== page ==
Elevated serum triglycerides are associated with increased risk for cardiovascular disease. Lipoprotein lipase (LPL) is a secreted enzyme that clears lipids from the blood by hydrolyzing the triglycerides component of circulating lipoproteins. LPL has a number of macromolecular inhibitors. In human populations, known mutations in these macromolecular inhibitors result in reduced ability to inhibit LPL. As a result, LPL activity is increased and serum triglycerides are decreased. We recently discovered that one of these proteins, ANGPTL4, acts as a reversible, noncompetitive LPL inhibitor rather than an unfolding molecular chaperone as was previously believed. This new understanding of ANGPTL4 function led us to ask if other LPL inhibitors act on LPL using a similar mechanism. This proposal focuses on biochemically defining the LPL/inhibitor interaction.
In Aim 1 we will define the sequence motifs and kinetic and molecular mechanisms used by these inhibitors to reduce LPL activity.
In Aim 2, we will identify the features on LPL that are recognized by the inhibitors.
In Aim 3 we ask why a variant of LPL has enhanced activity in vivo. To achieve these aims we will combine protein biochemistry, structural proteomics and single molecule TIRF microscopy. Successful completion of these aims will provide a precise molecular understanding of the mechanism of LPL activity and regulation. Because of LPL's key role in human triglyceride metabolism, these discoveries hold promise for developing new therapies for hypertriglyceridemia.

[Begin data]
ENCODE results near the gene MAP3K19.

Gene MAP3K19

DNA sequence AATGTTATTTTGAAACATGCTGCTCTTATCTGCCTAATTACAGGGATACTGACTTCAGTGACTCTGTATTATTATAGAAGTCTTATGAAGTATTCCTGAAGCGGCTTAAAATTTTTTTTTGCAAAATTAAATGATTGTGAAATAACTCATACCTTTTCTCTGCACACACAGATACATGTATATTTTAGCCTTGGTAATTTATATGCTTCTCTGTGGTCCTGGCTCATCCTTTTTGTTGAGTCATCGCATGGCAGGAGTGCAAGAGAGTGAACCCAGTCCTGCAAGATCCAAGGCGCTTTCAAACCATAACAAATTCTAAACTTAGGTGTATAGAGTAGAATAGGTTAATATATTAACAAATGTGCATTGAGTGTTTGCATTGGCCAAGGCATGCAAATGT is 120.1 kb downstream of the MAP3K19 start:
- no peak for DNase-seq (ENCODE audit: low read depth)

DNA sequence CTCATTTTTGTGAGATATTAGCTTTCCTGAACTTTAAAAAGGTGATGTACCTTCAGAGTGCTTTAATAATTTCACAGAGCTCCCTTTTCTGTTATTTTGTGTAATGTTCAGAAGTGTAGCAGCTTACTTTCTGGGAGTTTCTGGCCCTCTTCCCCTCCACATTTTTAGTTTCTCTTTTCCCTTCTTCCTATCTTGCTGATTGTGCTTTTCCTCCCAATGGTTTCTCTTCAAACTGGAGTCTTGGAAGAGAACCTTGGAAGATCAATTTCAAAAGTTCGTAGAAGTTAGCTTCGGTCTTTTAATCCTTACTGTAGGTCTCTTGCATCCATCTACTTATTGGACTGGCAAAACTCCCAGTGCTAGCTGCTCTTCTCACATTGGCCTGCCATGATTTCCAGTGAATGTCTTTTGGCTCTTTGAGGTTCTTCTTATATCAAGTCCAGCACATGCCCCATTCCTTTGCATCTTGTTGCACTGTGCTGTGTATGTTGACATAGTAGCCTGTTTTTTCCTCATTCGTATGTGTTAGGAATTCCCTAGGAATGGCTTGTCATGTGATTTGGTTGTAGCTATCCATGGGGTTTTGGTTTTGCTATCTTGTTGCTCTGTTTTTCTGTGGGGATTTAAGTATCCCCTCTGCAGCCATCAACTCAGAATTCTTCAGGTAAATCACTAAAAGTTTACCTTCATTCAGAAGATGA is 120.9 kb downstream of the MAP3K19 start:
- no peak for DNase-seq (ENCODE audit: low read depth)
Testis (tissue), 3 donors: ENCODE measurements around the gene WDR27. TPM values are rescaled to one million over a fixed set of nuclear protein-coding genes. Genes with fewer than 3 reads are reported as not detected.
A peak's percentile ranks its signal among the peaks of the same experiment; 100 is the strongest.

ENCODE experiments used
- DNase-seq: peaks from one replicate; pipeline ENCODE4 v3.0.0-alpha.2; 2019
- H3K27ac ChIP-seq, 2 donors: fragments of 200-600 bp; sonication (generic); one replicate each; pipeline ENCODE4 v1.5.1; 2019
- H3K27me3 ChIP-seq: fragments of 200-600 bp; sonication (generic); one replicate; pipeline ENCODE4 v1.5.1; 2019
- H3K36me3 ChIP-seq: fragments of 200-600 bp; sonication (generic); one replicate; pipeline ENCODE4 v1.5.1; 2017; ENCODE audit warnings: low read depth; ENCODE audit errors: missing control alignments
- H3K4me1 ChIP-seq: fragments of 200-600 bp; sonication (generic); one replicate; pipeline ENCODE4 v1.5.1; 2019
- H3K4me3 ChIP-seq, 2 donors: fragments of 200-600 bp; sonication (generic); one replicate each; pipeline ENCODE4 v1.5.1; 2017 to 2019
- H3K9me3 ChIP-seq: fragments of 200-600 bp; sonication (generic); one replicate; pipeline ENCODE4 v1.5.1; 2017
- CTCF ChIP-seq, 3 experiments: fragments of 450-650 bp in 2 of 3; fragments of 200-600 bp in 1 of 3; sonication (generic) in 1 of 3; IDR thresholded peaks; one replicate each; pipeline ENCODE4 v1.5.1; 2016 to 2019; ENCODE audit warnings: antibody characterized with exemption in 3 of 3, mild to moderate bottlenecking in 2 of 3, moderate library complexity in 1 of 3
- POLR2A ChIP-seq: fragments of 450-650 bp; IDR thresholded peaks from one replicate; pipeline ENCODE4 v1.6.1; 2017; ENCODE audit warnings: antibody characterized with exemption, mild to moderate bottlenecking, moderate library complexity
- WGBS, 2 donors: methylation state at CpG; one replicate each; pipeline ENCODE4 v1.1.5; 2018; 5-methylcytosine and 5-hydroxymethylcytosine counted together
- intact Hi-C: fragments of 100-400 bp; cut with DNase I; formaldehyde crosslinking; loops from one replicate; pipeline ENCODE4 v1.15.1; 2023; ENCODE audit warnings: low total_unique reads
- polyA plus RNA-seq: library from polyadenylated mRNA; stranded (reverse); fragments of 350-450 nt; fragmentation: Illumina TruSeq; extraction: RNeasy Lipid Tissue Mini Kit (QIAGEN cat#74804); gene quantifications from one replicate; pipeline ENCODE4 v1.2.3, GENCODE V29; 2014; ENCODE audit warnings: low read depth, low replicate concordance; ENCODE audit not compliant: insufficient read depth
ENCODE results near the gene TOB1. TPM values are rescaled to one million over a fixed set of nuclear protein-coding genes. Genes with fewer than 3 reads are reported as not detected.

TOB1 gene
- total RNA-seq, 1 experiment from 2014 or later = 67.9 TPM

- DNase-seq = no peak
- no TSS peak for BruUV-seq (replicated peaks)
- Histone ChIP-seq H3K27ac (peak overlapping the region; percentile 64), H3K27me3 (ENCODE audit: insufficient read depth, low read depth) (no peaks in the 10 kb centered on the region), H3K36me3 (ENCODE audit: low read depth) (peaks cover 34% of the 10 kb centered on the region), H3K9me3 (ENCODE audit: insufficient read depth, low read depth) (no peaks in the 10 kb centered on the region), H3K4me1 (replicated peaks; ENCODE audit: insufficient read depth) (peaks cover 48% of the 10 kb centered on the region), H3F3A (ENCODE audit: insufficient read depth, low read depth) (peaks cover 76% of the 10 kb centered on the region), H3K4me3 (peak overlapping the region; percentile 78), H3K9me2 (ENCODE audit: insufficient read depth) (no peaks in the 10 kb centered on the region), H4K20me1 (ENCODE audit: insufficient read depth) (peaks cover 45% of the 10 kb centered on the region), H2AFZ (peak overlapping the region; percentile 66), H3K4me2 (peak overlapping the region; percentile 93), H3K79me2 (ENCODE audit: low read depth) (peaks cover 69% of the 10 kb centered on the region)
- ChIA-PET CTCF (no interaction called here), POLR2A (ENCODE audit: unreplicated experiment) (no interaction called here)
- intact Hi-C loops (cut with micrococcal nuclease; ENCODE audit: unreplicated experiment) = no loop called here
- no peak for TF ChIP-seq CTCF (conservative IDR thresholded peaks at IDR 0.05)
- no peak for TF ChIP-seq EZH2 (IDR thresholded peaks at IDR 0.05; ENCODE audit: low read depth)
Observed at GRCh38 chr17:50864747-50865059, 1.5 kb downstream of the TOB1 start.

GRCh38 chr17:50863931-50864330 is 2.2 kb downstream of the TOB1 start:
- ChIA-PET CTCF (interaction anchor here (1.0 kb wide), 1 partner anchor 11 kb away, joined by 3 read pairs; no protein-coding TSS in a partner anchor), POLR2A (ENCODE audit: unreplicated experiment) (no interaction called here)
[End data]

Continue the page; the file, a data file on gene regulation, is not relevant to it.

Public Health Relevance

Elevated serum triglycerides affect a third of Americans and are associated with increased risk for heart disease. This project aims to uncover how lipoprotein lipase, the enzyme that clears the fat from the blood, is regulated. Answering this question could suggest new interventions to treat elevated lipid levels in the blood.

National Institute of Health (NIH)
National Heart, Lung, and Blood Institute (NHLBI)
Research Project (R01)
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Integrative Nutrition and Metabolic Processes Study Section (INMP)
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Liu, Lijuan
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University of North Carolina Chapel Hill
Schools of Medicine
Chapel Hill
United States
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Hayne, Cassandra K; Yumerefendi, Hayretin; Cao, Lin et al. (2018) We FRET so You Don't Have To: New Models of the Lipoprotein Lipase Dimer. Biochemistry 57:241-254
Wu, Ming Jing; Wolska, Anna; Roberts, Benjamin S et al. (2018) Coexpression of novel furin-resistant LPL variants with lipase maturation factor 1 enhances LPL secretion and activity. J Lipid Res 59:2456-2465
Hayne, Cassandra K; Lafferty, Michael J; Eglinger, Brian J et al. (2017) Biochemical Analysis of the Lipoprotein Lipase Truncation Variant, LPLS447X, Reveals Increased Lipoprotein Uptake. Biochemistry 56:525-533